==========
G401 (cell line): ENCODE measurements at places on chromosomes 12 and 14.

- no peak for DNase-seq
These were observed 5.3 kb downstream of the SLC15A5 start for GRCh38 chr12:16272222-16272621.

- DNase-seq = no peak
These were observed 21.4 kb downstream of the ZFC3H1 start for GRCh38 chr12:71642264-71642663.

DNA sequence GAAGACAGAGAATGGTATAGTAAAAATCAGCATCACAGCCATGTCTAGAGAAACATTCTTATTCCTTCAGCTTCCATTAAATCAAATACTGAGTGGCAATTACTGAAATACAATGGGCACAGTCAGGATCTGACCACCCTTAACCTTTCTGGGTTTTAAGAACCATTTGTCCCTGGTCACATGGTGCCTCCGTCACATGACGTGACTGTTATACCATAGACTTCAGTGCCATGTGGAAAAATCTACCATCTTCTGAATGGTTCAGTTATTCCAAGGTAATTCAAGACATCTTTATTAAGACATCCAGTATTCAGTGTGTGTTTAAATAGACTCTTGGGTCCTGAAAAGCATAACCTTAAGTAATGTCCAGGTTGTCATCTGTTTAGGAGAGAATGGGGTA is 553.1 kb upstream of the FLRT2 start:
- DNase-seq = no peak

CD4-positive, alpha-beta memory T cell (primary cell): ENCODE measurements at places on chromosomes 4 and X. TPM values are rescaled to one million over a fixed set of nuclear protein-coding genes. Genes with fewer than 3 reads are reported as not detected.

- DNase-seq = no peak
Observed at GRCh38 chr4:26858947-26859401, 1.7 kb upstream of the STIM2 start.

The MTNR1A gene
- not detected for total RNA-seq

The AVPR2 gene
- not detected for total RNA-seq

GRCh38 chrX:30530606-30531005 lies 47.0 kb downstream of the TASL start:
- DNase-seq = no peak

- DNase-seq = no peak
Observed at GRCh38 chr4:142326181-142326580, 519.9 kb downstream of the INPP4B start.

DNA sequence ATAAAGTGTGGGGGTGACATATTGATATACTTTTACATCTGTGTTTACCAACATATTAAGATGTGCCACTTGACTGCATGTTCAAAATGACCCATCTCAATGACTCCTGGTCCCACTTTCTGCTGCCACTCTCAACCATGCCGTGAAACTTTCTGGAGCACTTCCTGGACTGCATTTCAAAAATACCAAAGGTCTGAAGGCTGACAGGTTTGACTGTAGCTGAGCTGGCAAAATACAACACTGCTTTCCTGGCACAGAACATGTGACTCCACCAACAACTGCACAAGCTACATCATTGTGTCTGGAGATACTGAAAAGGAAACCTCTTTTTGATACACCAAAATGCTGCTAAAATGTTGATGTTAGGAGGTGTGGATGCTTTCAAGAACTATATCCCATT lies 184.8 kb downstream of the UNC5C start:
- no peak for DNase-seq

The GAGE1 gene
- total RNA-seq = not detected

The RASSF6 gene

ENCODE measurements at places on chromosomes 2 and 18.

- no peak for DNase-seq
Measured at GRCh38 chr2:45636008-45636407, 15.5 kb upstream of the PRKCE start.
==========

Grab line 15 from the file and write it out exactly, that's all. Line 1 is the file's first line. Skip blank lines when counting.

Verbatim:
GRCh38 chrX:30530606-30531005 lies 47.0 kb downstream of the TASL start: